4. This sounds like a wonderful trip and a great way to discover Scotland. I studied in Edinburgh (which was amazing!) and managed to see some of Scotland but there’s still so many places that I want to visit – like the Isle of Skye! It’s such a beautiful country, I’ll have to pack up the kids and go wild camping soon 🙂

    • How lucky that you got to live in Edinburgh! It’s a beautiful city. And yes, pack up the kiddos and do some wild camping; I bet kids would really enjoy being out in nature!

  5. Ok, I’m convinced!! This is definitely something I would love to do. Bookmarking this for when we spend a summer in the UK. We didn’t get to go to Scotland when we were last there. Your photos-especially of the stars looked amazing! So beautiful!

  6. Loved this concept of travelling in Scotland. This is definitely something that I would love to try soon in one of my solo travels to Europe. Nice photos by the way!

  7. I’ve never heard of this term but it sounds interesting to say the least. Definitely inexpensive and convenient. I remember doing a big tour of Scotland in most of those places you were visiting and man, it was freezing!! Looks like a fun trip.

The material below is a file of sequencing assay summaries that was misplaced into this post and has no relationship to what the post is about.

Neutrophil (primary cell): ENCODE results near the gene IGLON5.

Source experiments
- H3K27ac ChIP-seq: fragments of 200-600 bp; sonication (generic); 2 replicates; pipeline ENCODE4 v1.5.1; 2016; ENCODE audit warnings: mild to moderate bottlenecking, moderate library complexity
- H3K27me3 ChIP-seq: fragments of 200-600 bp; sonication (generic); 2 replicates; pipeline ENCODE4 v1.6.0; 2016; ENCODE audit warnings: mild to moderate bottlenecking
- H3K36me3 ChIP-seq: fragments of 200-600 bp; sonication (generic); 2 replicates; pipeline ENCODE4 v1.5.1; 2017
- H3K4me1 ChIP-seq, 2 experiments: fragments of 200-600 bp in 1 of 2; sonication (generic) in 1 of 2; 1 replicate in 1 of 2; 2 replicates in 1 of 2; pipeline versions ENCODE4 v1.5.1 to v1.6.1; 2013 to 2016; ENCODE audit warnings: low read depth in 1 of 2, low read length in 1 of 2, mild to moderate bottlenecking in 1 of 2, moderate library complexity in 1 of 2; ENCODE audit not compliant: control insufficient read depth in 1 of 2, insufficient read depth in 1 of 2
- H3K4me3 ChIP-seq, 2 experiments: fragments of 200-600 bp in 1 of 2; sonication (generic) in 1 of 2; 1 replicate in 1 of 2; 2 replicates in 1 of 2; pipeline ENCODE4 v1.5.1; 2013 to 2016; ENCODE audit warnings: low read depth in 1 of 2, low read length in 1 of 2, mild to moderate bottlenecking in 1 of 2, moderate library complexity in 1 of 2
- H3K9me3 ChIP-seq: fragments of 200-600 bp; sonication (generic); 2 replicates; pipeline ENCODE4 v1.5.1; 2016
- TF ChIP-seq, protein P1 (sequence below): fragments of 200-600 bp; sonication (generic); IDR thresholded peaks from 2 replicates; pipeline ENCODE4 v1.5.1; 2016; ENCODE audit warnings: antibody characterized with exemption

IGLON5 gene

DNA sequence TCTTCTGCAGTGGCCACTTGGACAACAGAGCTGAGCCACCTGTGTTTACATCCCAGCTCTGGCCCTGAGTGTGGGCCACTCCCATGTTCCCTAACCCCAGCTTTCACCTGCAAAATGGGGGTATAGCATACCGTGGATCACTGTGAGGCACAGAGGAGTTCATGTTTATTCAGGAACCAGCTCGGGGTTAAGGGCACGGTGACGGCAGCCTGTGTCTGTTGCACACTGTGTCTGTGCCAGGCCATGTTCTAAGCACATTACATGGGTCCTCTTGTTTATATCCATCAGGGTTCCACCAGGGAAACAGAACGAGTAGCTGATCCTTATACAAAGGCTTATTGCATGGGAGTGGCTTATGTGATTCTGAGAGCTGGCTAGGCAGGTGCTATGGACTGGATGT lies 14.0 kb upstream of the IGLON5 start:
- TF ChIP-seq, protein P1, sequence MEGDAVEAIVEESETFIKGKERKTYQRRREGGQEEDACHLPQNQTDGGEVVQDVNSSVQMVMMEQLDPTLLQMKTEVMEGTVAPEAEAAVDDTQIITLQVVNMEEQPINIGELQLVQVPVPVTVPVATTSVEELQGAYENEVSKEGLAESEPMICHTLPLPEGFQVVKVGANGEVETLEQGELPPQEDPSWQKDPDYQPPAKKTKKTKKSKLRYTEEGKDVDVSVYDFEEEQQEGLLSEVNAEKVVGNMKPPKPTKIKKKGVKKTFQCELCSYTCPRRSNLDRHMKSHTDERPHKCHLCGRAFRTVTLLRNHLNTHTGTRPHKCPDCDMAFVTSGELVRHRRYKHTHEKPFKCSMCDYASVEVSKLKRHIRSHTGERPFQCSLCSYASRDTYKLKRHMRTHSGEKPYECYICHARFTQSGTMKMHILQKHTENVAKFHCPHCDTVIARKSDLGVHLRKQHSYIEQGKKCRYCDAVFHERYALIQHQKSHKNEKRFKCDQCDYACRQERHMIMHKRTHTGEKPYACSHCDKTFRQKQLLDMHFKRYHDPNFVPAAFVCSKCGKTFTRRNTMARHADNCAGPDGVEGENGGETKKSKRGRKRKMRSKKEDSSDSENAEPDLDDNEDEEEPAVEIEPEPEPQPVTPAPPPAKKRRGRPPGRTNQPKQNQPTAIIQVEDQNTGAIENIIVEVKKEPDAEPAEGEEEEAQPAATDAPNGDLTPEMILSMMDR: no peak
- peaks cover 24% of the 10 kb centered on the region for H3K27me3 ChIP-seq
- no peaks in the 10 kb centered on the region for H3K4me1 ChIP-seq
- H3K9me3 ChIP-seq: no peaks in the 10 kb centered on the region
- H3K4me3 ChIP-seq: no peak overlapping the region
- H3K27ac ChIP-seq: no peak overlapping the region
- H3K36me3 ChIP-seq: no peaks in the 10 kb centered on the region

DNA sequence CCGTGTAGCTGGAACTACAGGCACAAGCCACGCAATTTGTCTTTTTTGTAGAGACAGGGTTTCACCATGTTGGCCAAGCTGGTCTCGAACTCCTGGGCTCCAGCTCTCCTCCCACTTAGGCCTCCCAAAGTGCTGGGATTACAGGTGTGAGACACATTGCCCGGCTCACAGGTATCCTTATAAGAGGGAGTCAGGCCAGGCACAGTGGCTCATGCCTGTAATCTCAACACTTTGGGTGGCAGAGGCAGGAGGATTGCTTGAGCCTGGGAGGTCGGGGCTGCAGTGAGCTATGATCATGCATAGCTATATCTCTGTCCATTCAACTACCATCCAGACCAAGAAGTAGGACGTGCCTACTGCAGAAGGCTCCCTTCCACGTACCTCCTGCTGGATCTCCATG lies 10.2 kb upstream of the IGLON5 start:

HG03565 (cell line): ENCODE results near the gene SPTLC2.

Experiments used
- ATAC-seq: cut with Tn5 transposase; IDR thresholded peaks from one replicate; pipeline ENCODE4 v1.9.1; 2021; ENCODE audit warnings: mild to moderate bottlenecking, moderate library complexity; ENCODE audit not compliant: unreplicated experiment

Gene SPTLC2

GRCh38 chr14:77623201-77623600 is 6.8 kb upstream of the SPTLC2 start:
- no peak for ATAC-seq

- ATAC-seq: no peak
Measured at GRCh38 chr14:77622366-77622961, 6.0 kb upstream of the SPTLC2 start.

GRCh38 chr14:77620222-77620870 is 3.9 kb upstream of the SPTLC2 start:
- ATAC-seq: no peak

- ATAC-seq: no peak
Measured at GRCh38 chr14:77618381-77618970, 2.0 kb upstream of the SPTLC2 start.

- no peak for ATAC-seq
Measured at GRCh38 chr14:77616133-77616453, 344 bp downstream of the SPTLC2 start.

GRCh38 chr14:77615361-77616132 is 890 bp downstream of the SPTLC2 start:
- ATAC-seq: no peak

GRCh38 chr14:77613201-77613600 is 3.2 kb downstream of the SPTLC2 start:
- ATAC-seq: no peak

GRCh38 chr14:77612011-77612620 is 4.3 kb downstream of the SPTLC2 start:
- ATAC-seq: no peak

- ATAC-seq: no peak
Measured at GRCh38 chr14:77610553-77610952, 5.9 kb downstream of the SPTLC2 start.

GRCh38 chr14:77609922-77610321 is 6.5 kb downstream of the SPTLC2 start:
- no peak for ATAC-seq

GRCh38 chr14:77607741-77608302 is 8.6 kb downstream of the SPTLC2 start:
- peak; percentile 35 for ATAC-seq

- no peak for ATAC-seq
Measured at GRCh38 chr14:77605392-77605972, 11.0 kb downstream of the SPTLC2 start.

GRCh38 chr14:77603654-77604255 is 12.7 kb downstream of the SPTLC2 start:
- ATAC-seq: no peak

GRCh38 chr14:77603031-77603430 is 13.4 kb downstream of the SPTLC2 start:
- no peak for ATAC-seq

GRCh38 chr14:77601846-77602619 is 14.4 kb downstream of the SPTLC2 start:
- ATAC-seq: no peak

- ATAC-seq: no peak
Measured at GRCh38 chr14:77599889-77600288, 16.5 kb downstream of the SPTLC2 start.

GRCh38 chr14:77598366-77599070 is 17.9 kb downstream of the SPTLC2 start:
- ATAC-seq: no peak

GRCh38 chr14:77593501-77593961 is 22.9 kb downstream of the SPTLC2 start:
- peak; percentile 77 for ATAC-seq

• Well, more affordable in a campervan… inexpensive in a tent! 🙂 Either way, it’s a great way to explore the most beautiful, rugged places in Scotland! And yea, it was definitely chilly during our early April visit!

  8. The views from the cliffs at Neist Point are gorgeous! What a fantastic spot to stop and wild camp. The campervan looks cozy and quite comfortable. I really like the idea of having the freedom to stop and already be in your accommodations. I can hear the silence of solitude as I read. How lucky to have also seen the Northern Lights!

  9. We did loads of Wild Camping in Australia thanks to the god-send of an app called WikiCamps. There is no other thing screaming FREEDOM more than wild camping – i at least enjoyed it a lot! Your van looks way more comfy than ours – although ours wasn’t bad just a bit cold during our adventure in New Zealand where the inside temperature reached a low of -4C one night…….brrrrr!

    • Cool, good to know about the app WikiCamps. I’m sure we’ll make it down to Australia one of these days! Ahhh, I would’ve been freezing in -4C!! Hopefully you were good and bundled!

  10. That looks an awesome trip. I am in Northern Ireland which is only 12 miles from Scotland by its closest points. I don’t think I would get my motorhome down some of those roads though! Another awesome trip would be to do the same thing around the Wild Atlantic Way in Ireland. Just a final thought, can you not get independent USB charges for your camera batteries? I have picked 2 up for our cameras.